Without a doubt, fly fishing is en vogue. Has been for quite awhile. It doesn't hurt when someone like Brad Pitt has a starring role in a movie where he has great hair and good skill on the water, neither of which I can offer. If you look online, you discover endless videos, blogs and digital magazines with bearded, PBR-drinking hipsters landing trout in exotic locales such as British Columbia, Alaska, Argentina, and Belize. (don't confuse hipster beards with Duck Dynasty beards. the former is well-trimmed, the latter ain't) Attend any local fly fishing film tour event and you see a whole lot of Simms and Subarus.
Bird hunting has never really had that demographic. The average DIY upland bird hunter from my view is usually Bob Whitebread, the middle-aged teacher who hunts on the cheap, packs his lunches and buys his field loads at Wal-Mart. Bob isn't afraid to walk all day for a few chances at wild birds on public land. Bob is a lot like my Dad who was a county worker his whole life and will go to his grave never having paid to hunt pheasants and wouldn't step into a Starbucks, mostly out of fear of not knowing how to order.
Age is also a big part of the traveling bird-hunting crowd that we all know. Starting in about 1991, when I was limping to western ND from college in MN to hunt pheasants, I realized I was always the youngest bird hunter in the cafe's and $35 motels. Youngest by a long shot. Now that I am in my 40s, I am still often shortest in the tooth in upland circles. I know- be careful what you wish for. One day I will wake up and wish I could keep up with those whippersnappers in their 50s. As we know from our dogs, life flies by.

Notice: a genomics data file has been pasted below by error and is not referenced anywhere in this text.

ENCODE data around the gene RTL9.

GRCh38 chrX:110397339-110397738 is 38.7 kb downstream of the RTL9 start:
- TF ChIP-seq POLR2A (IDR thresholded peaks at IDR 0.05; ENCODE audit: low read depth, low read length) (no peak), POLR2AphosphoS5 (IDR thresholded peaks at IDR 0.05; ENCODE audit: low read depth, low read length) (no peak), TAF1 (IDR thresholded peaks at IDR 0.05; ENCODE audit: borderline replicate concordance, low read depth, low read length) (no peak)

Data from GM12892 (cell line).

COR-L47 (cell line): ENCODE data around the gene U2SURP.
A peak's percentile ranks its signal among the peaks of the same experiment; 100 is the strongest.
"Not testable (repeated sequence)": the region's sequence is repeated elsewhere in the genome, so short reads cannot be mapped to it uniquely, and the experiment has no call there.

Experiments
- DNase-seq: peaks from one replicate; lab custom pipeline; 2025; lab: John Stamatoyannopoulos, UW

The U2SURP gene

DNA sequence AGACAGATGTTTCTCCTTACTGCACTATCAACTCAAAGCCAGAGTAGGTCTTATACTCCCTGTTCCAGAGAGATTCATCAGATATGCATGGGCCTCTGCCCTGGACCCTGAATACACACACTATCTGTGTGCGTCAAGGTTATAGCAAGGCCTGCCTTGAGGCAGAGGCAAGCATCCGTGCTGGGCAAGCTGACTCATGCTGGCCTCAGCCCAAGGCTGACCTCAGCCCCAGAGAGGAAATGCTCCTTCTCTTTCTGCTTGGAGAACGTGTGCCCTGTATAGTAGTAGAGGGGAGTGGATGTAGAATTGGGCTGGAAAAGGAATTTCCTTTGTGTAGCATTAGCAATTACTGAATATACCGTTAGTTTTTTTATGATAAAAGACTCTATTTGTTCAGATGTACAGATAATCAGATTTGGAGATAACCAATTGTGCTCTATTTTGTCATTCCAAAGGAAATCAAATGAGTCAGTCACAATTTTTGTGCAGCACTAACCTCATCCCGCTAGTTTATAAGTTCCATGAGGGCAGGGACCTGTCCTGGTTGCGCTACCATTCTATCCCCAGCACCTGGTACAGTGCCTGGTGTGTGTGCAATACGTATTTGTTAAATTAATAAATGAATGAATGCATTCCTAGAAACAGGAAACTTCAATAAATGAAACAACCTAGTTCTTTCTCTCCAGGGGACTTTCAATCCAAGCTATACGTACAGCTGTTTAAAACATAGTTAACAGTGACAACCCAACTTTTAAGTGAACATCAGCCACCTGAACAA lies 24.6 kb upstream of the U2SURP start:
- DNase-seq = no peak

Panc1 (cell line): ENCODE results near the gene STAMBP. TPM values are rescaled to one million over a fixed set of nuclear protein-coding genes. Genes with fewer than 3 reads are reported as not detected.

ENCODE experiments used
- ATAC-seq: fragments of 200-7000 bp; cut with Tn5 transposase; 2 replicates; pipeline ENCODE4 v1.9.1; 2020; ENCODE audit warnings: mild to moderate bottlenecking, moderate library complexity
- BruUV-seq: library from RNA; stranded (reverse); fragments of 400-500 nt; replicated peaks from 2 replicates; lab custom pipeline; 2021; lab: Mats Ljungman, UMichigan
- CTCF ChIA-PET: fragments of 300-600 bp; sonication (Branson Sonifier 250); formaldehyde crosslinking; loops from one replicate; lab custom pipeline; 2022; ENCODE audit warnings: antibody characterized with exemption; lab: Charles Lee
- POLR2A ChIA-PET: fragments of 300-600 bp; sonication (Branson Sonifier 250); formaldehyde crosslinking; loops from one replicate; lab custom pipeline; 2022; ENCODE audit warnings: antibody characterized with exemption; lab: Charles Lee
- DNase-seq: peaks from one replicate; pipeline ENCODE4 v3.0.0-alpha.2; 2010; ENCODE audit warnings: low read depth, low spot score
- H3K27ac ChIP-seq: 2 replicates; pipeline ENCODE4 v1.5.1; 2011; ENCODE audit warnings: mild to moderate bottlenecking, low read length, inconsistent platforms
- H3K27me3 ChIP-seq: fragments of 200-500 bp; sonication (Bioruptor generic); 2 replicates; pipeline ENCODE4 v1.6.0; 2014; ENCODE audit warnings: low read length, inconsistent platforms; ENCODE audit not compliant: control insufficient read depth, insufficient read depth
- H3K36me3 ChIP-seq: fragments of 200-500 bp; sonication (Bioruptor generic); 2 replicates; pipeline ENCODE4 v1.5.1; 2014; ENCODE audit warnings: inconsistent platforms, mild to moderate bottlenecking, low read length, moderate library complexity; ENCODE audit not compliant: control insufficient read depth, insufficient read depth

The wingshooting scene might be evolving. Bird hunting is gaining steam as the grass-root, outdoor-active, organic-food, sporting tradition that it is. Michael Keaton is a bird chaser. This past fall, Andrew Bourdain filmed an episode of his travel show in central Montana. Peyton Manning is reportedly a bird hunter, when he isn't setting NFL records. And, when you get time, check out the work that Project Upland is doing. The great video is being produced with the Ruffed Grouse Society in conjunction with hipster beards.
What does this mean? Is it good for the future of bird hunting?
I think it is. While many of us would rather not have more people show up to pheasant opener in Smalltown, ND, USA, we do need more hunters in our ranks overall, especially from urban areas. There are many Hollywood elites or big city dwellers that think fly-fishing is a beautiful art, but view any form of hunting as cruel and barbaric. If we can bridge that gap with a trendy, nouveau generation, than I am all for it. Even if they are cooler and younger than me.